City of Port Washington saves its iconic lighthouse
PORT WASHINGTON, Wis. (CBS 58) -- The Port Washington lighthouse has a new owner, the city itself. After years of working to get ownership of the lighthouse, it’s official.
Whether you live in or are visiting Port Washington, most people have taken a moment to capture the beauty of the Port Washington North Pierhead Lighthouse.
“It is a magnet for people,” Executive Director of Port Washington Tourism Kathy Tank said.
Tank said visitors come from all over the Midwest to see the nearly 90-year-old lighthouse.
“It’s on our logos, our police cars,” Tank said. “I know the word iconic is overused these days, but it truly is an icon of the city.”
The lighthouse was previously owned by the federal government but was put up on the market. Port Washington city officials have been working for the last three years on acquiring the lighthouse. Officials didn’t want a second party to own it because they feared it could become an eyesore in the city.
“It was a big concern that if someone else acquired it they would just not do anything to it and just let it go,” said Mark Grams, Port Washington City Administrator.
The city did have to apply but didn’t have to pay anything for the lighthouse. However, the city is currently raising $25K to fix the porthole windows, roof holes and other cracks in the next year. In the next five years, they plan to apply for grants to get a $500K paint job.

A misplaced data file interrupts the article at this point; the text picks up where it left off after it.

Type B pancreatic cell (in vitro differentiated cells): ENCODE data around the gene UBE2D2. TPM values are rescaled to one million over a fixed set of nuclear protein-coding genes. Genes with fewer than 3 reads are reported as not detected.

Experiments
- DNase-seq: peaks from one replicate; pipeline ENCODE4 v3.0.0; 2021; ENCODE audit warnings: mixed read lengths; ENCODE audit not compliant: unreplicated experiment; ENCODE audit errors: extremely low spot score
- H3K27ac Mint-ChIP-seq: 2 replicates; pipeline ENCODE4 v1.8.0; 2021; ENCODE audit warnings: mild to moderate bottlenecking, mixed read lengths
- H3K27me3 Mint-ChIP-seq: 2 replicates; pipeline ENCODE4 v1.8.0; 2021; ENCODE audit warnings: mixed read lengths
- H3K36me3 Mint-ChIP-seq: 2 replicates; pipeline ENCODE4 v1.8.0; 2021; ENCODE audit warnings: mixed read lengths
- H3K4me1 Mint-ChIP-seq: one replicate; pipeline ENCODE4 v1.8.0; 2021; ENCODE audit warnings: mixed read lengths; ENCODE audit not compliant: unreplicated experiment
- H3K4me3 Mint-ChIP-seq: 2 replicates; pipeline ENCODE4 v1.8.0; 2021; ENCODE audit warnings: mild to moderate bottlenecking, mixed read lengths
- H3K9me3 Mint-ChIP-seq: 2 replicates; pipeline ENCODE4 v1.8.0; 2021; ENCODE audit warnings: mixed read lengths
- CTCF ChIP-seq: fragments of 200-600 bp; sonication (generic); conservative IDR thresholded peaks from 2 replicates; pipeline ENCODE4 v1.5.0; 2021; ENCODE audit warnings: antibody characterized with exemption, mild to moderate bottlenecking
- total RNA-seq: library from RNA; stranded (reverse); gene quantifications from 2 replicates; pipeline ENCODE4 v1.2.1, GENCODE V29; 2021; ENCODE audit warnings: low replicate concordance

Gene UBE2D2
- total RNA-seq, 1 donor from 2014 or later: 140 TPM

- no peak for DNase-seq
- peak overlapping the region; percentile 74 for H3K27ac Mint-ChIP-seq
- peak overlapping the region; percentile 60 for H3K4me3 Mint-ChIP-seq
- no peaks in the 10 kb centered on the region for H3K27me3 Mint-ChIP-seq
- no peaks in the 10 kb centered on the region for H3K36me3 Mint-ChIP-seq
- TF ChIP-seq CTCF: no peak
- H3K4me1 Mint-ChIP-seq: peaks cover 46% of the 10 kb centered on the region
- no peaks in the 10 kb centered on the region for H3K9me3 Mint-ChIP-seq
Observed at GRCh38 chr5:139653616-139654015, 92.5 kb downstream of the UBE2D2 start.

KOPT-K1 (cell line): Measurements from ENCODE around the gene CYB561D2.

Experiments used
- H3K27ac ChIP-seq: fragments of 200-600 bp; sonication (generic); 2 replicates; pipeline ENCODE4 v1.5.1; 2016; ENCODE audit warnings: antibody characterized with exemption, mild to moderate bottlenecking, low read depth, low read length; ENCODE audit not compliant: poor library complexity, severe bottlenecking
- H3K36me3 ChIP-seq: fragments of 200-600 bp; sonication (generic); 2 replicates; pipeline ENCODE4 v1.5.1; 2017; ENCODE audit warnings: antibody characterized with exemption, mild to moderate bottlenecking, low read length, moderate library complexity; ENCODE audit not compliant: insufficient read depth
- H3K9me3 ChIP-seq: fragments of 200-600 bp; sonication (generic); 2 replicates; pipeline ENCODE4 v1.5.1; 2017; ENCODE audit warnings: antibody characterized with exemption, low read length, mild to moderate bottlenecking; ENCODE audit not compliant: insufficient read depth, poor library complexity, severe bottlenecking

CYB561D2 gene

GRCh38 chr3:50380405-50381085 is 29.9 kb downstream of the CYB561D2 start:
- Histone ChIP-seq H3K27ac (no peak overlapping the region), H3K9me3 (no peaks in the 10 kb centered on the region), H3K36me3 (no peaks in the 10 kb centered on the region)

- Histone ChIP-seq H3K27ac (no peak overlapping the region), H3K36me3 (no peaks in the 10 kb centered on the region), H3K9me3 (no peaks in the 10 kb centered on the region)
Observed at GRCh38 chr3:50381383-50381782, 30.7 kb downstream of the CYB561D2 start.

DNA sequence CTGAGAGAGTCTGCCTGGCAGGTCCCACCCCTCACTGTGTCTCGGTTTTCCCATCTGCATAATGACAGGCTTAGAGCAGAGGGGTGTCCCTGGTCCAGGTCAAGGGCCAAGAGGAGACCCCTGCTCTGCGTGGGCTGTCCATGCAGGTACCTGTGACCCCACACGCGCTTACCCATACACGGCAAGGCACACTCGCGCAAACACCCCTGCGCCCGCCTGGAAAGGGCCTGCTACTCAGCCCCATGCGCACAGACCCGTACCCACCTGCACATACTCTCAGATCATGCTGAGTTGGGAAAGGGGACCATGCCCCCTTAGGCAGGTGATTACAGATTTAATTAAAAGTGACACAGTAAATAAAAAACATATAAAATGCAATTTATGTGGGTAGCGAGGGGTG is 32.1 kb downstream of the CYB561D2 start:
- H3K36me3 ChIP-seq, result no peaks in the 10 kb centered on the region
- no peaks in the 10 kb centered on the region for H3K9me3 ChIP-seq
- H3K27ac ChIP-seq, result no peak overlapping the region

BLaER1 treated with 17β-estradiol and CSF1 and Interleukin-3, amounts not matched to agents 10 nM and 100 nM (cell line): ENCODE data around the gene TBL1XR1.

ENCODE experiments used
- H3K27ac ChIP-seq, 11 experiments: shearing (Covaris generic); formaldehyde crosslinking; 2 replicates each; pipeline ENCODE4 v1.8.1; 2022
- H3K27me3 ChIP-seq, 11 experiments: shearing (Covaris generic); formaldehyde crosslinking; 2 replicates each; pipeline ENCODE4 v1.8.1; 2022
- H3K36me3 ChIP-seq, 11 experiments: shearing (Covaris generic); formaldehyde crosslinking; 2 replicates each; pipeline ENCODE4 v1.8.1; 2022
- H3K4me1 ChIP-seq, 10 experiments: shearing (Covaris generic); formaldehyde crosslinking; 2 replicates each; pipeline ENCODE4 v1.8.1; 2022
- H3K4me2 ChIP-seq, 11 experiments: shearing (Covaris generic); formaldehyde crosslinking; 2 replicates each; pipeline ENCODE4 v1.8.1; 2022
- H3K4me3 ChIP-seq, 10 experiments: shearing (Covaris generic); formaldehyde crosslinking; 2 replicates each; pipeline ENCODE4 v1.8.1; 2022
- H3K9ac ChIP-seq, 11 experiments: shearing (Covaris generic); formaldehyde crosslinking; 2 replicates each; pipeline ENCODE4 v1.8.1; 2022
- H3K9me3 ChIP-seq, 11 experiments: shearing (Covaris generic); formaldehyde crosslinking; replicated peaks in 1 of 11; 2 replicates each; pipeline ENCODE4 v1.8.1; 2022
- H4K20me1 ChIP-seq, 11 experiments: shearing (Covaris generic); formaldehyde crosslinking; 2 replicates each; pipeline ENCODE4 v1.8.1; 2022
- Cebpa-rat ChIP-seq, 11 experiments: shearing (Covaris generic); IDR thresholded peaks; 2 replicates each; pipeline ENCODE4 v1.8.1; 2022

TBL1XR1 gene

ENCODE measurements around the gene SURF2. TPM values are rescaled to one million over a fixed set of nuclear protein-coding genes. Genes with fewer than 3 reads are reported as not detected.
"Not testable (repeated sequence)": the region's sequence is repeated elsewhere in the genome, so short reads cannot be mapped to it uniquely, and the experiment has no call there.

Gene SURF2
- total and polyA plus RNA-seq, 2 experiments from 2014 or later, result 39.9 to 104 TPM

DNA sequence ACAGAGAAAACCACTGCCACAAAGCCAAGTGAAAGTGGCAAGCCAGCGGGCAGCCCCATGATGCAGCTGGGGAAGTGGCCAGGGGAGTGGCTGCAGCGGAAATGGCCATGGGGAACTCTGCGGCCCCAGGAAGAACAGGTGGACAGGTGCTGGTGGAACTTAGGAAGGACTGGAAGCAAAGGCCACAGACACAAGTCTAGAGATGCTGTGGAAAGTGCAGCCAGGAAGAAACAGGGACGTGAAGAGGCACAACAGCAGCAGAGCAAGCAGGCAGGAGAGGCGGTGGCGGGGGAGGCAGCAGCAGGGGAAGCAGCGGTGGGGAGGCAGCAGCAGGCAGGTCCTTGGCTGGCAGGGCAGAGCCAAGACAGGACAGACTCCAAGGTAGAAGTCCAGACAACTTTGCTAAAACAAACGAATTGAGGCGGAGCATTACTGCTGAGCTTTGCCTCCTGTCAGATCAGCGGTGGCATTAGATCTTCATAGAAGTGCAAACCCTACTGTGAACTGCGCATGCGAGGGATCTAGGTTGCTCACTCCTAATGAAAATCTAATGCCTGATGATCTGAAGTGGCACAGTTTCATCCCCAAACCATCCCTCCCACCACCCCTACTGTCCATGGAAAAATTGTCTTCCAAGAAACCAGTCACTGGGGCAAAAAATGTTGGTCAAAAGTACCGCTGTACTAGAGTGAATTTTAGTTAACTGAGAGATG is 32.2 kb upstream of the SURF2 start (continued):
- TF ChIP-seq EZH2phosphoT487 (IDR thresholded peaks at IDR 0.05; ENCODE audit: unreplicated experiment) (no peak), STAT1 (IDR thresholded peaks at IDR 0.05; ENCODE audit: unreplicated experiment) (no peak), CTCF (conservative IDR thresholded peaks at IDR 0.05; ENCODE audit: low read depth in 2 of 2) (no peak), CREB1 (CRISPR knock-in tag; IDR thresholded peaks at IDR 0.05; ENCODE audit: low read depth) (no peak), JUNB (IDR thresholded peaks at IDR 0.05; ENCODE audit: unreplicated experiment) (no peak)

The city is working on getting the lighthouse on the National Register of Historic Places. The lighthouse is unique in its design. The Port Washington Historical Society said it’s one of a few lighthouses with the Art Deco design.
“I love to think that we are not just tearing and building new all the time and that we can preserve that,” Marketing Coordinator of the Port Washington Historical Society Kathie Gordon said.
For many in Port Washington, they simply want to preserve an icon and know it’s in the right hands.
“It’s not just pretty to look at and take a picture, but it has a lot of personal meaning to a lot of people in the community,” Tank said. “So, no it wouldn’t have gone anywhere but now it’s ours.”